By William McCloskey
Area residents might be surprised to learn that the humble little West End Library was home to a major revolution in library science deep in the past when public libraries were a pioneering concept.
Construction of the building began in June 1895, and it was completed and dedicated Feb. 1, 1899. It still stands there in the more-or-less original condition and configuration 122 years later at 47 Wabash St.
What made the West End Library special is that it was one of the very first in the nation to use the open-stack system, which allows readers and borrowers to choose their books from the library's holdings.
Prior to that, customers faced the cumbersome process of waiting in line at the so-called "circulation desk," explaining their needs to a stern librarian, then waiting for workers to fetch the material from the off-limits stacks that formed the highly organized warehouse of library inventory.
That mightn't sound like much but it really was – allowing just-plain-folks to browse and investigate at leisure and likely discover whole new areas of interest. The thing is, many people in those times didn't know what they didn't know, and might not have been well-informed enough to ask the librarian for useful material.
In that era, public education was not mandatory and many children were kept at home to help with housework and sibling-rearing, or to work in the family business. Consequently, the average person might not actually know much of what was going on in the larger world, much less in the realms of art and culture.
Today, we take for granted how to use the library, even with COVID-19 restrictions. But in the early days, few individuals really knew how to operate a public library because it was something entirely new and, in its way, quite revolutionary.
The idea that people might borrow – for free – books, which were at the time more expensive than a pair of shoes, was remarkable, especially in poorer neighborhoods where the family's adults might well be illiterate and have no books of their own.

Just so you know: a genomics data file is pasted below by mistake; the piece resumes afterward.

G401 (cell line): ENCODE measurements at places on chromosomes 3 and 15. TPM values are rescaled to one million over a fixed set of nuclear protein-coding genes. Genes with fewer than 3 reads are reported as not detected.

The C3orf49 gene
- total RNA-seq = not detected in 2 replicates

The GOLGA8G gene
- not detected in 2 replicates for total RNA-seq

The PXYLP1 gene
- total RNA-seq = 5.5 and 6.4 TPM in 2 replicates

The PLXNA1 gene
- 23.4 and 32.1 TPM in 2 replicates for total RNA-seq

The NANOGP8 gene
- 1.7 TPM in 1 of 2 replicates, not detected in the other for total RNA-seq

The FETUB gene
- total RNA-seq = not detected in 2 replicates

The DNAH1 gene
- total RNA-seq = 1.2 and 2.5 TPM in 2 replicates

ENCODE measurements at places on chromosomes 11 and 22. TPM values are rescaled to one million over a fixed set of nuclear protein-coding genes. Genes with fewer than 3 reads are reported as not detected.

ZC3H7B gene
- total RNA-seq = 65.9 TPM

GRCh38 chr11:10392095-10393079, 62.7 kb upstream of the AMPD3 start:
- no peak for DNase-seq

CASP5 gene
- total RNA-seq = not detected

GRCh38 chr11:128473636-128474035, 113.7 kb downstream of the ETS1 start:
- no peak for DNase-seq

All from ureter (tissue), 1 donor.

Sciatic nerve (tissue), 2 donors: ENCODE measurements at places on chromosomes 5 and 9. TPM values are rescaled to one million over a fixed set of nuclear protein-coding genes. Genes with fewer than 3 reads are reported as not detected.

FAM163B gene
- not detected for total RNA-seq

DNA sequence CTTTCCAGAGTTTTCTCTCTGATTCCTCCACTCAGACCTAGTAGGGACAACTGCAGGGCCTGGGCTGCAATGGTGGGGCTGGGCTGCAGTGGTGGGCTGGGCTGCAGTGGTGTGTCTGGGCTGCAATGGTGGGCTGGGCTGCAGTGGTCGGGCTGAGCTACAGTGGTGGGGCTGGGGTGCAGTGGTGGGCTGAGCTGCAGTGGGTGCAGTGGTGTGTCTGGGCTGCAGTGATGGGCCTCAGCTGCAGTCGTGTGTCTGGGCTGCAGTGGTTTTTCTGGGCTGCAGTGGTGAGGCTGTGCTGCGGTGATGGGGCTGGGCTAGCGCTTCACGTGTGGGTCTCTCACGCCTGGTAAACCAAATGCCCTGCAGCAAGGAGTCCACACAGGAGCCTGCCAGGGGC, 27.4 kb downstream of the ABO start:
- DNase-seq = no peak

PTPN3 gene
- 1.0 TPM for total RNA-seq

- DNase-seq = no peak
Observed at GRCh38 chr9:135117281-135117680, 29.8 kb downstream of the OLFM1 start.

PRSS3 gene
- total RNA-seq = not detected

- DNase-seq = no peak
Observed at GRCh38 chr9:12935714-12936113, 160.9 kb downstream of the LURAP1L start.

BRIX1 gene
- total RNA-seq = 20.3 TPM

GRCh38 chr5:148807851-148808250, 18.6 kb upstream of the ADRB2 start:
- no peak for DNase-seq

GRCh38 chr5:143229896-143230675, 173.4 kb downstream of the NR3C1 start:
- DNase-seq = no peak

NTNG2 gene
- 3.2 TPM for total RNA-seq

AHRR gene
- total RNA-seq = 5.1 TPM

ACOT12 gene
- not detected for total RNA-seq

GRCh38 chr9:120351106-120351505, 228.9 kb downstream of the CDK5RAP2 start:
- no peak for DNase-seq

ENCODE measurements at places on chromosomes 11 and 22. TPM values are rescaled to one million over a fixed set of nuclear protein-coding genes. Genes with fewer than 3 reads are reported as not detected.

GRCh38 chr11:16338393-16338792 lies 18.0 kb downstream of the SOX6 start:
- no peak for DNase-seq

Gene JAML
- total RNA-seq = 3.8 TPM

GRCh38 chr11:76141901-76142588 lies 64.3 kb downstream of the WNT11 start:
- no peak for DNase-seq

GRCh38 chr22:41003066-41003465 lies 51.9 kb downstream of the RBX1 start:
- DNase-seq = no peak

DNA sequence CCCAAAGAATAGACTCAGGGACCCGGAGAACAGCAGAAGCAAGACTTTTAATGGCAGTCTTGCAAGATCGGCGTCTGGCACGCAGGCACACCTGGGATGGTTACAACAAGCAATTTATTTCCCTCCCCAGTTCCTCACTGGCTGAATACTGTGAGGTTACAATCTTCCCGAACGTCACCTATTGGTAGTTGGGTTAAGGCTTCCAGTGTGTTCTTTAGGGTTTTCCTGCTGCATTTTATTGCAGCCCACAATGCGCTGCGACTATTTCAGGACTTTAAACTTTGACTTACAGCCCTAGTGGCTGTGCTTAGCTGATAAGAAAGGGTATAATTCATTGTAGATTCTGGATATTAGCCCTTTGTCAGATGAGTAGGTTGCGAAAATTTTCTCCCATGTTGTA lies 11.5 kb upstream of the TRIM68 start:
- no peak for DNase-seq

To build the West End branch, the Carnegie system chose the renowned design firm of Alden, Longfellow & Harlow, Pittsburgh’s leading architects of the era and the designers of the Carnegie Main Branch in Oakland.
It was built on land previously occupied by an ancient mechanized salt works. News reports at the time said: "The work included the taking down of a dangerous stack, which was removed with difficulty."
The library was affordable, with its small, two-story footprint and an original staff of four – one reasonably well-paid librarian and three assistants.
Despite its small size, the West End library was an innovator from its earliest days. Librarian lore has it that "children's storytime" – librarians reading books to assembled kiddos – first was started there. Even today the library is heavily skewed toward child-friendly exhibits, materials and activities.
The branch also houses dozens of handmade replicas of noted buildings in the West End neighborhood. These models include homes, businesses, churches and the library itself. As well, the panels of the storytime room cupboards are a display of local talent. Created years ago by Theodore Hamiel, a former employee, the hand-painted cupboards depict scenes from classic children’s literature and were left intact after a major 2014 renovation of the library.
Though renovated, the branch still retains some of its original features, including the shelving from 1899. There is also a small history collection comprising books, photos and other ephemera directly related to the West End neighborhood and its history.
William McCloskey is a Pittsburgh writer, editor and historian. Contact him at PGHNews.email@example.com.